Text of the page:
From 1846 onwards, for the next 50 years homoeopathy as defined by Samuel Hahnemann when practised properly, and using Boenninghausen’s therapeutic pocketbook, was seen to be one of the most successful medical therapeutics in general use.

When teaching students the use of the repertory, the IHM spends considerable time examining the history and development of the repertories. We compare and contrast always to the materia Medica and point out the weaknesses and strengths of each repertory. In examining Hahnemann’s directions and thinking involved in case taking, we have found that the therapeutic pocketbook by Boenninghausen comes closest and is most accurate in reproducing Hahnemann’s thinking for the benefit of the patient.

The staff and members of the IHM almost exclusively use the pocketbook to analyse the essential points of each case. Where the pocketbook does not elicit an answer based on the symptoms chosen, we use the search module contained within the P and W computer repertory and search directly within the materia Medicas. This enables us to see if our selection of symptoms defines the disease properly as expressed by the patient or requires us to go back and re-examine the case and elicit prescribing symptoms.

In order to use the therapeutic pocketbook properly and benefit from it, the practitioner will need to change from the Kentian method of prescribing to the Hahnemannian method. It is not a big change but will require application to Hahnemann’s principles and an understanding of what symptoms are essential.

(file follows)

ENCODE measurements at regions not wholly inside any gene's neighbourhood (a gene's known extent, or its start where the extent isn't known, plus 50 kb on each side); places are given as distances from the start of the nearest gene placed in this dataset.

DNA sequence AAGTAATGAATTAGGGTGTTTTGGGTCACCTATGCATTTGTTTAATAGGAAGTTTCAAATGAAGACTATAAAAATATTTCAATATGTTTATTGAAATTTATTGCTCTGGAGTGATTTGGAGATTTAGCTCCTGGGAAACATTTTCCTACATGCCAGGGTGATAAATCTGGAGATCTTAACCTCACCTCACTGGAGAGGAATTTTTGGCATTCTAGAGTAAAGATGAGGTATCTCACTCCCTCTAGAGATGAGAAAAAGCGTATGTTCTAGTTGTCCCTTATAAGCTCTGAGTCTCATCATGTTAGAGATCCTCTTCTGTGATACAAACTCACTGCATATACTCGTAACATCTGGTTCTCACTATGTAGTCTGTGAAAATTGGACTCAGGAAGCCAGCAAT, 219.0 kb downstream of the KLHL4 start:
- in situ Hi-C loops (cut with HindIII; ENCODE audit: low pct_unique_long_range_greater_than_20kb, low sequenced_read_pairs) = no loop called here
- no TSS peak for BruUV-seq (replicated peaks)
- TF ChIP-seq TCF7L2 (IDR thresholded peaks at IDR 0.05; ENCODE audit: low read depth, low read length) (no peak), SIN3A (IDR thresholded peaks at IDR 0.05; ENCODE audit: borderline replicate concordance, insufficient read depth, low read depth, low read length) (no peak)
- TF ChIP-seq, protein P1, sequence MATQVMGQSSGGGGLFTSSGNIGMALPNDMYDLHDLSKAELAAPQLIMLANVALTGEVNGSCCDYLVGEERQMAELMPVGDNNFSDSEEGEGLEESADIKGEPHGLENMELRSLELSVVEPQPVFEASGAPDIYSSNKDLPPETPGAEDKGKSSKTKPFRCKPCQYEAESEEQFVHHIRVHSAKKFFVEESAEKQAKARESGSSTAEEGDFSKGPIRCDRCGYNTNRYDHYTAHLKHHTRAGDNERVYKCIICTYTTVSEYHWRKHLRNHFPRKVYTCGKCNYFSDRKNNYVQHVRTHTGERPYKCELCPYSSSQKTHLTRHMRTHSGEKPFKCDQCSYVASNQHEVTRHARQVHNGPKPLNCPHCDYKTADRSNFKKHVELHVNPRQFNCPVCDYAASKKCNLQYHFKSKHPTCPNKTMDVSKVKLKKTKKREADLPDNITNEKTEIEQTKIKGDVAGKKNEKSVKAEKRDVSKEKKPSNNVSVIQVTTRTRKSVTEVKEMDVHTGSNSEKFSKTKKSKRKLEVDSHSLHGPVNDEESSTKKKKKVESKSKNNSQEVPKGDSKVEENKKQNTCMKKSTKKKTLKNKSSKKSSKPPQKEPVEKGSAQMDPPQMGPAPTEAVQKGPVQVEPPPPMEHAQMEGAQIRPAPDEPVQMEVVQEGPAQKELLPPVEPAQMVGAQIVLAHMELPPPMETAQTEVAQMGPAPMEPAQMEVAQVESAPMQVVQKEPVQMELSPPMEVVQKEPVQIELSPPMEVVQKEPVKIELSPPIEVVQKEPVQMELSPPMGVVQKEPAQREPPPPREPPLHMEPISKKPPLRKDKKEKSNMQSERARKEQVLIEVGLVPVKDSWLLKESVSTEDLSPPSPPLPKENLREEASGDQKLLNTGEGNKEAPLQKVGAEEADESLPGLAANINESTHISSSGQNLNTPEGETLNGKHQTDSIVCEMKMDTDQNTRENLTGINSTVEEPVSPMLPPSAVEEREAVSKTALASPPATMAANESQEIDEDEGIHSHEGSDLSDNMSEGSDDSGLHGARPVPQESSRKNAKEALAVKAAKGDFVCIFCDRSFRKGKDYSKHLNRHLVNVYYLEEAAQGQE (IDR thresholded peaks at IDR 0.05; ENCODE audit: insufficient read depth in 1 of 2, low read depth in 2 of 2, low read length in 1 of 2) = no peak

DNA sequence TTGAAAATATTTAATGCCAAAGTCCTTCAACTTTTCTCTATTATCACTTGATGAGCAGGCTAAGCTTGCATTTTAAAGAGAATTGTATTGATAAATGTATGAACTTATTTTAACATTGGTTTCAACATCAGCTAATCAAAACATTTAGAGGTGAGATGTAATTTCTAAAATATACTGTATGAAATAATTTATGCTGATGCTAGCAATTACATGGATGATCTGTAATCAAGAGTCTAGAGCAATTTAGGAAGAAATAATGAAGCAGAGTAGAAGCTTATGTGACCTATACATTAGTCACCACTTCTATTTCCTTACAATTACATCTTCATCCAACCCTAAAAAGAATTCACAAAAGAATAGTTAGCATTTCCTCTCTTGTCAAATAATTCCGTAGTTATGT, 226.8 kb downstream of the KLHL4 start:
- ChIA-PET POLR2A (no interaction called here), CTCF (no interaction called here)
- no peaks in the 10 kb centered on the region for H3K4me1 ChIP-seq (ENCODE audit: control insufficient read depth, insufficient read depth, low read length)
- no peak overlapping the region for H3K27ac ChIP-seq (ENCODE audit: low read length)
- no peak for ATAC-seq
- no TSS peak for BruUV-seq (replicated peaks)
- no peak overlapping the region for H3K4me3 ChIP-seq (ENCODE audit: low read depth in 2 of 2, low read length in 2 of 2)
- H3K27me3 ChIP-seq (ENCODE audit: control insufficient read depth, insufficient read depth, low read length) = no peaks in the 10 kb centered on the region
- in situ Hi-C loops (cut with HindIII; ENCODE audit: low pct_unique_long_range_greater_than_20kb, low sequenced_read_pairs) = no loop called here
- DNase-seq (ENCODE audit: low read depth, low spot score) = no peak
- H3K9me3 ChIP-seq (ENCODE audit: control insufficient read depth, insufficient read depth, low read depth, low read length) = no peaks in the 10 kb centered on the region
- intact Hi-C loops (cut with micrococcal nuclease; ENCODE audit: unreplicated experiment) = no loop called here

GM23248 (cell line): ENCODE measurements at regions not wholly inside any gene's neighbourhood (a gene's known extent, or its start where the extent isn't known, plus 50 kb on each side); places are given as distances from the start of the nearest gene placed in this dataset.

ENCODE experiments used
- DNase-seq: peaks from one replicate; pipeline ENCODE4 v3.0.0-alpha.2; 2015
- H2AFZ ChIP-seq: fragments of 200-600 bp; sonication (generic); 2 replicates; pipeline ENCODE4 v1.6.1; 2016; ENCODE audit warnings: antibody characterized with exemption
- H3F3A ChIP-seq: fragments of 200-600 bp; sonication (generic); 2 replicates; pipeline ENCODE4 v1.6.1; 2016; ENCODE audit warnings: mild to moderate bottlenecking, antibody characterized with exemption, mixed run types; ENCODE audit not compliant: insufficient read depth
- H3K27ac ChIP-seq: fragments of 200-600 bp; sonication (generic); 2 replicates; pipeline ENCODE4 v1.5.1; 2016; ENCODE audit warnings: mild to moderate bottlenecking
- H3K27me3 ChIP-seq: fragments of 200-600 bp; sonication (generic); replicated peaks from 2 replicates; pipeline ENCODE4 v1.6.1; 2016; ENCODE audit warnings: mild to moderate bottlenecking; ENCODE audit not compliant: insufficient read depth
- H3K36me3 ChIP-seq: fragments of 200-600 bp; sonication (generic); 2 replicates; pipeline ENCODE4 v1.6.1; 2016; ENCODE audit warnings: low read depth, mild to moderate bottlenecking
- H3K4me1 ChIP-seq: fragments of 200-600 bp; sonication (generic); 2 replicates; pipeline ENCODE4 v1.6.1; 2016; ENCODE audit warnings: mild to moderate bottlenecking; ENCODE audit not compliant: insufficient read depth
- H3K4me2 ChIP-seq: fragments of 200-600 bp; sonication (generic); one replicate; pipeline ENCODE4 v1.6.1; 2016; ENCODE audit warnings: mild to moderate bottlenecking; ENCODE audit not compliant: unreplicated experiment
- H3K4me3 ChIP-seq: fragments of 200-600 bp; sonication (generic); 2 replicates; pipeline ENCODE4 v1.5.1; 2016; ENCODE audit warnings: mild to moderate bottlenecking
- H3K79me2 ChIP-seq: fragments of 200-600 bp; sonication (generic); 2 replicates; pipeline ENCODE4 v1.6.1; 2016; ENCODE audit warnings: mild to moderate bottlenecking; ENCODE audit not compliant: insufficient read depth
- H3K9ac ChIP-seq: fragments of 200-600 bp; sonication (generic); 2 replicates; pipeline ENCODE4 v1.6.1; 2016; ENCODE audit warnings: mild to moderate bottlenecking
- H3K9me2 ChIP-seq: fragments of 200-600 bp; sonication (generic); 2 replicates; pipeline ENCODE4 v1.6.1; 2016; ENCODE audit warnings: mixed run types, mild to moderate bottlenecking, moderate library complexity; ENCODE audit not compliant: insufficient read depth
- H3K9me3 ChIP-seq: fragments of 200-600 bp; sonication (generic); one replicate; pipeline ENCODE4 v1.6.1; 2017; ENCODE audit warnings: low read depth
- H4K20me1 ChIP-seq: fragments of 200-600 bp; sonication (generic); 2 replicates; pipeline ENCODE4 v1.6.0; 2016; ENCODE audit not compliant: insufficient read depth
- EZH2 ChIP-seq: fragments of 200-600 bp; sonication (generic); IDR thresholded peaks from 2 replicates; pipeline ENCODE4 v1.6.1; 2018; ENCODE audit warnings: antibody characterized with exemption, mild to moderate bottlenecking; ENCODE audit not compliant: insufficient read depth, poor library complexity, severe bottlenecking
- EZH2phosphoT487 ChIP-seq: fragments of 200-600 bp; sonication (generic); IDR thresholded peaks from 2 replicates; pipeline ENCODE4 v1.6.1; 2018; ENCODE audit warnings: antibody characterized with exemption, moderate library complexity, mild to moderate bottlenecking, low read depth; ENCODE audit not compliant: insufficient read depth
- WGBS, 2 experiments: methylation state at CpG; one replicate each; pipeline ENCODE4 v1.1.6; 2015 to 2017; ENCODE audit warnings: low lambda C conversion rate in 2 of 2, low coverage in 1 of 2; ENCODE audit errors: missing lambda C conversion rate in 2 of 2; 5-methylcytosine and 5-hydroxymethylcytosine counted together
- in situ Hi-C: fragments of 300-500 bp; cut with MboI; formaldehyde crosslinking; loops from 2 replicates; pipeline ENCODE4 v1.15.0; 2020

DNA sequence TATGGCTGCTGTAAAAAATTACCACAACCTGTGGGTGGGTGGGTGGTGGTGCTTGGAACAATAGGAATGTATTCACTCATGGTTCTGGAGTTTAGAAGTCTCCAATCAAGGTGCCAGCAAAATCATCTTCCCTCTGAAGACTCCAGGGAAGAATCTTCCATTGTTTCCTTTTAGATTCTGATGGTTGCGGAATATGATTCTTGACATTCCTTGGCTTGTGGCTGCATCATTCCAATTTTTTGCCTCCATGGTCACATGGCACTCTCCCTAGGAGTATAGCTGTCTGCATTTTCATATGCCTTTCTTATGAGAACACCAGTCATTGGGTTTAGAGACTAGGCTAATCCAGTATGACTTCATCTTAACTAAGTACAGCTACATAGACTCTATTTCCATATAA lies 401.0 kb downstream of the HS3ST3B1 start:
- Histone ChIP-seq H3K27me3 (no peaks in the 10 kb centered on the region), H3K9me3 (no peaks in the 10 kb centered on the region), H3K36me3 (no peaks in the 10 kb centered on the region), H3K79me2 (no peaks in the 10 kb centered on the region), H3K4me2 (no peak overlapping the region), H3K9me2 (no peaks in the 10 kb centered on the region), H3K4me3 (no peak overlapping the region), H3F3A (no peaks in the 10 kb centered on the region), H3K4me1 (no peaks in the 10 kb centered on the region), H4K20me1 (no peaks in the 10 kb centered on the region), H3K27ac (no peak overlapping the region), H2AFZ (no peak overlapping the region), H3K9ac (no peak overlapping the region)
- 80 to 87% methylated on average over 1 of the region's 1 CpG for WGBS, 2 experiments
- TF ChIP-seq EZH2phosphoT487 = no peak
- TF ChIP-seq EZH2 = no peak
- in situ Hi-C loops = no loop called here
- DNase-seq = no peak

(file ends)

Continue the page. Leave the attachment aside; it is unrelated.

To be completely comfortable with the methodology and make it successful in nearly every case it will entail some time spent in examining well-known Organon aphorisms and learn the real meaning and not the Kentian overlay. Whilst this may seem to be heresy for those that are steeped in Kent, the facts show that the differential approach of the great magnitude is in action. We as a research organisation merely point out the differences and ask the practitioner to examine carefully and make their own decision.

The choice of the remedy

Address delivered before the meeting of the homoeopathic physicians of Rhineland and Westphalia, at Dortmund, July 28, 1859

The choice of the remedy in any concrete case of disease can not be made too carefully or too cautiously. No less in the healing art than in morals, the motto holds good: “Bonum ex omni parte, malum ex quorumque defectu.” Many failures occur, especially with unpracticed beginners, because in examining the symptoms the one or the other was overlooked. Even with older and more experienced homoeopathic physicians, especially such as are very busy, such an occurrence occasionally takes place.

This cannot, however, prove either the insufficiency of Homoeopathy in general nor the inadequacy of the small and rare doses, and the experienced practitioner, who always looks with suspicion on such excuses, will in such cases first of all subject the image of the disease which he has formed to a new revision, and look for the lack of his success in his medication first in this direction.

It is not, indeed, my intention to offer anything new here to the practiced and experienced physician. But it does seem to me as if an incidental warning to such as are about to enter on this field might not be altogether superfluous, and I consider it on that account allowable to introduce a case that happened lately, and which will put what I desire to say into its proper light. I do not intend to speak here of curing merely by the name of the disease, the so-called
“Medicina nominalis,” which is altogether a different matter, and which is still doing untold mischief, for such a treatment is the very acme of irrational and unconcionable routine, and warning against such a practice would justly be considered an insult even by the youngest ofour colleagues.

Merchant Ph. M., thirty years of age, had caught a cold last winter while travelling; he did not at first pay any attention to it, but the increasing ailments demanded medical assistance. Treatment by an allopath had remained without effect; in fact, during this treatment, lasting three months, nearly all the symptoms had grown considerably worse, so that now, as is so frequently done, the homoeopath was called on for aid. The following symptoms formed the
image of the disease: